Learn to initiate the integration of your clients’ spirituality as an effective practical intervention.
A client’s spiritual and religious beliefs can be an effective springboard for productive therapy. How can a therapist sensitively prepare for the task? The Therapist’s Notebook for Integrating Spirituality in Counseling is the first volume of a comprehensive two-volume resource that provides practical interventions from a wide range of backgrounds and theoretical perspectives. This volume helps prepare clinicians to undertake and initiate the integration of spirituality in therapy with clients and provides easy-to-follow examples. The book provides a helpful starting point to address a broad range of topics and problems.
The chapters of The Therapist’s Notebook for Integrating Spirituality in Counseling are grouped into five sections: Therapist Preparation and Professional Development; Assessment of Spirituality; Integrating Spirituality in Couples Therapy; Specific Techniques and/or Topics Used in Integrating Spirituality; and Use of Scripture, Prayer, and Other Spiritual Practices.
Designed to be clinician-friendly, each chapter also includes sections on resources where counselors can learn more about the topic or technique used in the chapter—as well as suggested books, articles, chapters, videos, and Web sites to recommend to clients. Each chapter utilizes similar formatting to remain clear and easy-to-follow that includes objectives, rationale for use, instructions, brief vignette, suggestions for follow-up, contraindications, references, professional readings and resources, and bibliotherapy sources for the client.
The first volume of The Therapist’s Notebook for Integrating Spirituality in Counseling helps set a solid foundation and provides comprehensive instruction on:
The Therapist’s Notebook for Integrating Spirituality in Counseling is a stimulating, creative resource appropriate for any clinician or counselor, from novices to experienced mental health professionals. This first volume is perfect for pastoral counselors, clergy, social workers, marriage and family therapists, counselors, psychologists, Christian counselors, educators who teach professional issues, ethics, counseling, and multicultural issues, and students.
About the Editors. Contributors. Sprenkle,Foreword. Preface. Acknowledgments. Section I: Therapist Preparation and Professional Development. Ford Sori, Biank, & Helmeke, Spiritual Self-Care of the Therapist. Berardi Maher, Incorporating Spirituality into the Therapeutic Setting: Safeguarding Ethical Use of Spirituality Through Therapist Self-Reflection. Powell & Craig, Spirituality and Professional Disclosure. Helmeke & White, Networking with Local Clergy: A Resource for Building a Spiritual Referral Source. Section II: Assessment of Spirituality. Killmer, Conducting Spiritual Dialogue in Therapy. Eichler et al., Using the Strengths Assessment to Mobilize Spiritual Resources. Balaguer Dunn & Massey, The Spirituality-Focused Genogram: A Tool for Exploring Spirituality and the Spiritual Resources of Individuals, Couples, and Families in Context. Berardi Maher, Impact of Abuse on Internalized God Images: Spiritual Assessment and Treatment Using Guided Imagery. Hargrave & Williams, Developing Forgiveness. Section III: Integrating Spirituality In Couples Therapy. Baca, Schafer, & Helmeke, Empathic Attunement in Marital Therapy As a Spiritual State: Some Thoughts and Strategies for Its Development. Michael, Developing a Couples Mission Statement: A Resource for Couples Facing Career Decisions/Transitions. Mamalakis, WWJD: Using a Couple’s Faith to Fall Back in Love. Shaw, I Reject That Shame. Section IV: Specific Techniques and/or Topics Used in Integrating Spirituality. Horak, I Am Not Worthy: Shame and Spirituality. States, Reconnection: The Spiritual Journey in Recovery. Ford Sori et al., Take Two and Call Me in the Morning: Using Religious Humor in Therapy. Priester &. Carlstrom, Using Popular Films to Integrate Spirituality in Counseling: Smoke Signals and Forgiveness. Vaughn & Swanson, “Any Life Can Be Fascinating”: Using Spiritual Autobiography As an Adjunct to Therapy. Section V: Use of Scripture, Prayer, and Other Spiritual Practices. Ford Sori & McKinney, Free at Last! Using Scriptural Affirmations to Replace Self-Defeating Thoughts. Balswick, Biblical Means to Therapeutic Healing. Jankowski, Facilitating Change Through Contemplative Prayer. Duncan, Using Concepts of NTU Psychotherapy to Encourage the Use of Prayer: Overcoming Distress and Trauma in Christian Clients. Killmer, The Use of Spiritual Practices in Conjunction with Therapy with Christian Examples. Horneffer,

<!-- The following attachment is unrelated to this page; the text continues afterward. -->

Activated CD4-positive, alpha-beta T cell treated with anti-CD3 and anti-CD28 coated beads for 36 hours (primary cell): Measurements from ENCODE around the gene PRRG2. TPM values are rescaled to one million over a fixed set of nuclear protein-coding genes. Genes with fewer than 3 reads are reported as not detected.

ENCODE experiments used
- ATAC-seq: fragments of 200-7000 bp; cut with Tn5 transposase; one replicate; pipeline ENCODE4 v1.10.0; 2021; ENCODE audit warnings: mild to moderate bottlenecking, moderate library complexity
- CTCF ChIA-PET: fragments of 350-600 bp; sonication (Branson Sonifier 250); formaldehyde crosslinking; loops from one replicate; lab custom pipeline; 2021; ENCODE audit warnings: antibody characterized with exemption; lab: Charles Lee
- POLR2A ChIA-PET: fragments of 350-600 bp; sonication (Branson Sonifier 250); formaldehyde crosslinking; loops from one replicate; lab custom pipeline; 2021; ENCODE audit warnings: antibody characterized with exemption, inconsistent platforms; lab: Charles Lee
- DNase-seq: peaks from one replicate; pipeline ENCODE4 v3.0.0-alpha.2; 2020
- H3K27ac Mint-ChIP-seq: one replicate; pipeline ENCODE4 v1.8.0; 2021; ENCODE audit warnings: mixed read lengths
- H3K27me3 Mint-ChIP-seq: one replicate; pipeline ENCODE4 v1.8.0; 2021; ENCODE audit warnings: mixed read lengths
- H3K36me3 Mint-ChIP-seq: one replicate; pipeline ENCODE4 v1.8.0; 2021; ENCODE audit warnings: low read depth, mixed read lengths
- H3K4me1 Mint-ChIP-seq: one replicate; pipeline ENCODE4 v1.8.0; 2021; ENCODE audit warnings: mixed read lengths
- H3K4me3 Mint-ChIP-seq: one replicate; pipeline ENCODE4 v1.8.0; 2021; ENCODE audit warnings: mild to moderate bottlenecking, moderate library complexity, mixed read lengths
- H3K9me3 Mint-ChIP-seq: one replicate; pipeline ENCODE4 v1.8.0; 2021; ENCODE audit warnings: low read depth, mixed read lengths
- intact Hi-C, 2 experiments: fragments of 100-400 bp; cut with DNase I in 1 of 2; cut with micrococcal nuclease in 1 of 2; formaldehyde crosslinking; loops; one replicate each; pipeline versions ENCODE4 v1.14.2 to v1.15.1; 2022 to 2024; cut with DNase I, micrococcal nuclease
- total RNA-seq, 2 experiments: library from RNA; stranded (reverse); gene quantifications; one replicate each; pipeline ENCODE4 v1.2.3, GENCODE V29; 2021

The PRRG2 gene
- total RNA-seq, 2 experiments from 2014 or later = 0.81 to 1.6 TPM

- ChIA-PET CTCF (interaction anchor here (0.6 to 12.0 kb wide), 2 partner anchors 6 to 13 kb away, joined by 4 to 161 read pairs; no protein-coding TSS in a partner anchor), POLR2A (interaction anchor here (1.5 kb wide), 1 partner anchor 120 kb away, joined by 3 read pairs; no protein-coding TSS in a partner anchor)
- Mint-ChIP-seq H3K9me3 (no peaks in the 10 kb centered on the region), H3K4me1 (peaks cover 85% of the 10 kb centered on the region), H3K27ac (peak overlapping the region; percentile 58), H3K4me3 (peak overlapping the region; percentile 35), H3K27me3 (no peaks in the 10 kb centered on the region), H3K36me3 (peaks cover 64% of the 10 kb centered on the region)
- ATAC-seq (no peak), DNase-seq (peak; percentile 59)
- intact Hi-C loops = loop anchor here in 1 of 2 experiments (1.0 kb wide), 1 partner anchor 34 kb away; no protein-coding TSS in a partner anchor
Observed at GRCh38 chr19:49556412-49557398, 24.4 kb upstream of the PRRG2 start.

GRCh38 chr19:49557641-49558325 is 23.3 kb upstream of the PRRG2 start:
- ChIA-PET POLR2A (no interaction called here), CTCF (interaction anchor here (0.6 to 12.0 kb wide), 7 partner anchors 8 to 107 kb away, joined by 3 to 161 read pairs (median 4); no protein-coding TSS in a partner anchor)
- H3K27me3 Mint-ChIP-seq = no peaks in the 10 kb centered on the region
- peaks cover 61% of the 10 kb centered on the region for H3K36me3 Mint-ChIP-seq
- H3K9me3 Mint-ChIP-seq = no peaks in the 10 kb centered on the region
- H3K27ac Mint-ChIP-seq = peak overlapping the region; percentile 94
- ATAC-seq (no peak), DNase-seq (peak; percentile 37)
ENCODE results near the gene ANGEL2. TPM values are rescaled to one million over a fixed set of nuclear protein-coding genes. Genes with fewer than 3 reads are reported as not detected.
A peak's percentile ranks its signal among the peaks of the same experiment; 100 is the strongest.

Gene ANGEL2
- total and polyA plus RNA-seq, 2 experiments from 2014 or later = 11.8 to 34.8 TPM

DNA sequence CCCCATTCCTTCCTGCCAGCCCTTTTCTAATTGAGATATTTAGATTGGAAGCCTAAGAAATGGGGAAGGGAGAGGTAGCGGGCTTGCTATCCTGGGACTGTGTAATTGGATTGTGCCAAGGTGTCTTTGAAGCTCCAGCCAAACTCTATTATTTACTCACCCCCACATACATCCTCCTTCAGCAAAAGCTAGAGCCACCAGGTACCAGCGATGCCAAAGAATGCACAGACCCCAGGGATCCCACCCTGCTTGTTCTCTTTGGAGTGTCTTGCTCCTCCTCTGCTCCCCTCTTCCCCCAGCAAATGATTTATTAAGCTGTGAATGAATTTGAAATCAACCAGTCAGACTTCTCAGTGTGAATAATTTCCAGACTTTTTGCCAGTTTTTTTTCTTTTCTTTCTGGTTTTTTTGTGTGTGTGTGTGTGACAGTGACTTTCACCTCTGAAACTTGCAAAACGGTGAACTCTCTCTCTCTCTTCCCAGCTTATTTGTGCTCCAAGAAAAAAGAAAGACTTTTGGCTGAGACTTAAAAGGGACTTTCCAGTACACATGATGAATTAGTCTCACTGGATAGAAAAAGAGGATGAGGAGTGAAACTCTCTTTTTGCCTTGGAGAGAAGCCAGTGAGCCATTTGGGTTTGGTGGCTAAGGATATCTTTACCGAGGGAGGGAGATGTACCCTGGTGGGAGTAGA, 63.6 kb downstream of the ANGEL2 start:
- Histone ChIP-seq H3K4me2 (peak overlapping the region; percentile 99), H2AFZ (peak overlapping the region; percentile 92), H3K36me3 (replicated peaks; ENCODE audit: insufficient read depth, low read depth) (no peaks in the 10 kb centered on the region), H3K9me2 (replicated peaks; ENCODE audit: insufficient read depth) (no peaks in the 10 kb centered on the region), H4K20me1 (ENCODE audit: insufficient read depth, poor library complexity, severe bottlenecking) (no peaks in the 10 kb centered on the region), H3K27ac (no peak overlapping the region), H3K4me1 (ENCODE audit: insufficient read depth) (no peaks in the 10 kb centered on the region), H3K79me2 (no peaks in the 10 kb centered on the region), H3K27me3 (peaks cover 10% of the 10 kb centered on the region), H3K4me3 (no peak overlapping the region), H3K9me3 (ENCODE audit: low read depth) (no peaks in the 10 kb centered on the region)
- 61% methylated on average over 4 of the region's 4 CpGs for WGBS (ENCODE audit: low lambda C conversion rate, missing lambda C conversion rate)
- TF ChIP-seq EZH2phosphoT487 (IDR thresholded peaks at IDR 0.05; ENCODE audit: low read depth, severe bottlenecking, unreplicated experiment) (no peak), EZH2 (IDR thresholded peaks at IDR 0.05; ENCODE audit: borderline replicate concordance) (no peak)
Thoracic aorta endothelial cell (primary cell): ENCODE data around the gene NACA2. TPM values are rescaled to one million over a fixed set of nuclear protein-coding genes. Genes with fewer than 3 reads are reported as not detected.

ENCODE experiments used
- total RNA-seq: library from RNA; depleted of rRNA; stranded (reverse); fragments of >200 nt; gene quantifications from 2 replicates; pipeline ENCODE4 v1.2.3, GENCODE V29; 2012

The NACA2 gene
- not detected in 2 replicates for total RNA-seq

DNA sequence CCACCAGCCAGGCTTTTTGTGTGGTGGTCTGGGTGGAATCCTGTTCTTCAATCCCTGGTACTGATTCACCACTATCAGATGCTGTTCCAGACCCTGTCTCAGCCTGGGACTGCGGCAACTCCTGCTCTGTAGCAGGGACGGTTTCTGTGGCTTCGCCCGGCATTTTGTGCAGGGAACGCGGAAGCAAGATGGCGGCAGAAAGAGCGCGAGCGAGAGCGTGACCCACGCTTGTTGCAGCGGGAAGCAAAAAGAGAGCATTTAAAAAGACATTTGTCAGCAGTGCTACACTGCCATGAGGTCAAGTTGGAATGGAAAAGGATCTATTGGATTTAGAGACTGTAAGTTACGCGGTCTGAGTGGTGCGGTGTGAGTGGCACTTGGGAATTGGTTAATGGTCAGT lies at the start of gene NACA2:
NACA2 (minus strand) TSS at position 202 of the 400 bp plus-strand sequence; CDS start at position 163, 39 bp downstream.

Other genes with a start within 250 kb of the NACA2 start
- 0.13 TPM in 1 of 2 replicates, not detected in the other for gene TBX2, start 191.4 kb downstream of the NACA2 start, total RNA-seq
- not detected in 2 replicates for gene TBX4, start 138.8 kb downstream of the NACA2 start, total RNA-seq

Embracing Emotional Pain As a Means of Spiritual Growth: Tools from the East. Priester, Integrating the Discernment of Spiritual Guidance in Family and Couples Therapy: Use of the Examen. Index. Reference Notes Included.